Good thoughts. What is it about male figure skaters that just SHOUTS "gay," whether they are or not? I mean, Scott Hamilton supposedly is married with children, but his Olympic commentary makes him sound like the Biggest Flamer On Earth. Let's at least not perpetuate the stereotype, OK?

What do you suppose they all say to each other in the dressing rooms? "May I push your Dick Button?"

Anonymous said...

I think Weir brought a lot of this attention on himself with his NBC profile piece where he talked about what an open, don't-give-a-damn person he is, and then beat around the bush (sorry about the pun) about his orientation.

Impetua said...

Oh, merciful heavens. If the world at large didn't like watching gay (or presumably gay, or gay-ish, or gay-like, or gayly dressed, or etc etc) men skate around on the ice like beautiful fairies skimming a limpid pool, ice dancing would never have been invented. I'd say it's one of the few professions where one's orientation is just completely beside the point: once you don the spangly costume, you're gay, honey. And we love you for it! Put on the snug little ensemble and twirl for us, Johnny!

All kidding aside, I too hope for the world of which you speak. Until then, I and my partner and our daughter will suffer the slings and arrows. I'm always happy when someone can balance being openly gay with being just a normal human being, and I'm ready for it not to be an issue.

And for a putatively straight guy, you're all right. :)

Mooselet said...

I've always thought it's too bad certain aspects of our society are hung up on a person's sexual orientation first and personality, or what kind of person someone is, second. Personally, I don't care who you sleep with. Are you a good person? Are you not a psychopath? Are you not an ignoramous like Tom Cruise? These things are so much more important that who you 'do'.

That said, men who participate in figure skating have got to be very secure in their sexuality to put on those outfits and do their best to be the Fairie King. For heaven's sake, those outfits are so tight you can tell what religion some of those men are. And for the record, I love Brian Boitano - that routine back in 1988 still gives me chills.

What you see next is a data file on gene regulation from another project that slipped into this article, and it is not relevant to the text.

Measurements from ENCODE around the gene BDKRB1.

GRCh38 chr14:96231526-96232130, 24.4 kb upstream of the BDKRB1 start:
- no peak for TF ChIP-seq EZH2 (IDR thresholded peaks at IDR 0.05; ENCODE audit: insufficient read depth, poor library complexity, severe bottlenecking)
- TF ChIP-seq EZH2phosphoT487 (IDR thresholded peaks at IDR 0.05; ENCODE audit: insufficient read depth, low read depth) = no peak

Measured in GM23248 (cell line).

As for your questions, I don't think anyone has an obligation to be a role model to anyone else unless it's parent to child. Should be, perhaps, want to be even better, but not obligated. And if a straight writer wrote an article ridiculing a closeted gay celebrity, he/she would be instantly branded a homophobe or worse. It's not right, but it's what would happen.

yellojkt said...

The list is not meant to be comprehensive or even accurate.

This is the best set of comments I have ever received. Maybe I need to cross post to some NASCAR fan sites to get some flames.

HRH Courtney, Queen of Everything said...

What is it about people who identify as gay that makes the world so interested, and yet so repressed at the same time? If we're so interested in who they're sleeping with, we should also be interested in allowing them equal civil rights as those who identify as straight, including, but not limited to, gay MARRIAGE.

Excellent post, yellojkt.

Anonymous said...

Man, it's just a matter of time before Tom comes out of the closet. Seriously, that man is as gay as they come. I just wish he'd admit it.

[place eye roll here]

Impetua said...

Yes, perhaps if we were allowed to be legally MARRIED my partner wouldn't have had to stand in our house looking at a lot of blood and being given the runaround by the local 911 system while I sat in the emergency room ALONE having what almost turned out to be a miscarriage.

But I guess it's more important that my privacy be protected against my will than it is to provide me with basic civil rights. It was worth crying alone for an hour and a half in a cold exam room. Right?

(... Sorry, it's been just over two years and I'm still bitter. I didn't miscarry, was put on bed rest, and the baby will be two in May.)

yellojkt said...

Forgive me if my sarcasm tuner is a little out of spec, but if you follow the link, I have said in the past that I don't think Tom is gay. Not all rumors are true.

The Complimenting Commenter said...

I think that you have a well thought out post. It seems like you thought about what you were going to write instead of just reacting. Well done.

And I hope that you had a good birthday this week.

Anonymous said...

I don't think Tom Cruise is gay, either. I think he's supremely egocentric and driven by his need for attention. But that should not be a surprise in any major movie star. He has turned in some good performances. Show business people are all whores at heart, and I mean that in the best possible way.

What do you say about Kevin Spacey? Richard Gere?

And one more thing: I think Liberace set gay people back a lot by being so obviously gay and at the same time officially closeted. I saw so many interviews where he said he wasn't married because he "hadn't met the right woman yet." It made it acceptable to be blatently dishonest, and I think it set a bad precedent.

Anonymous said...

For some unusual reason you have Collin Ferrell on the list. He is so very UNGAY that I suspect when you look at him or see his movies, it's you who can't look away. Therefore your name should be there with 'about Collin Ferrell' right after. He is so very NOT gay that I would suspect alot of closet hangers spend alot of time ga-ga-ing over him and wishing him to be so that, like so many of we women, daydream about him! I have no gaydar but believe me I have never been wrong about whether a man is straight or not!

Trish Stratus said...

This is truly wicked. closet watching. lol

Viagra Online said...

I have always had my doubts about Tom Cruise heterosexuality... I mean, have you ever listened to him speaking. He is so effeminate! About tabloids, I think they are not even worthy to read.